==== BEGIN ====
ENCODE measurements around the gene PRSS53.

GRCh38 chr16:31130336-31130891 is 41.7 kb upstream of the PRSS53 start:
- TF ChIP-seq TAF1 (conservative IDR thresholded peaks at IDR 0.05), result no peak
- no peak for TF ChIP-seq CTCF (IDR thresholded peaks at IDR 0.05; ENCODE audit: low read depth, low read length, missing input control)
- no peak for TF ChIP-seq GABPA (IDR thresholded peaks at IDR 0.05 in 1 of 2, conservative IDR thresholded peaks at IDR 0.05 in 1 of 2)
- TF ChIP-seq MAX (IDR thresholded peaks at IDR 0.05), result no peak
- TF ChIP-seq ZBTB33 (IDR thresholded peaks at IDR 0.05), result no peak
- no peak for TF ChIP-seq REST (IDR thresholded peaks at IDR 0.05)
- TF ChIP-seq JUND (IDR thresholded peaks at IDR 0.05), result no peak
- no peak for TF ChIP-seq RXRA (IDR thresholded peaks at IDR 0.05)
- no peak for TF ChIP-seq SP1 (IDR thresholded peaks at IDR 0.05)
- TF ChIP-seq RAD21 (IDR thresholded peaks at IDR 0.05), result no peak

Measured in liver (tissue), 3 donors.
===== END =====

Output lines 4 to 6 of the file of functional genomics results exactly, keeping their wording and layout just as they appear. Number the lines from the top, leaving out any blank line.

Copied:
- no peak for TF ChIP-seq CTCF (IDR thresholded peaks at IDR 0.05; ENCODE audit: low read depth, low read length, missing input control)
- no peak for TF ChIP-seq GABPA (IDR thresholded peaks at IDR 0.05 in 1 of 2, conservative IDR thresholded peaks at IDR 0.05 in 1 of 2)
- TF ChIP-seq MAX (IDR thresholded peaks at IDR 0.05), result no peak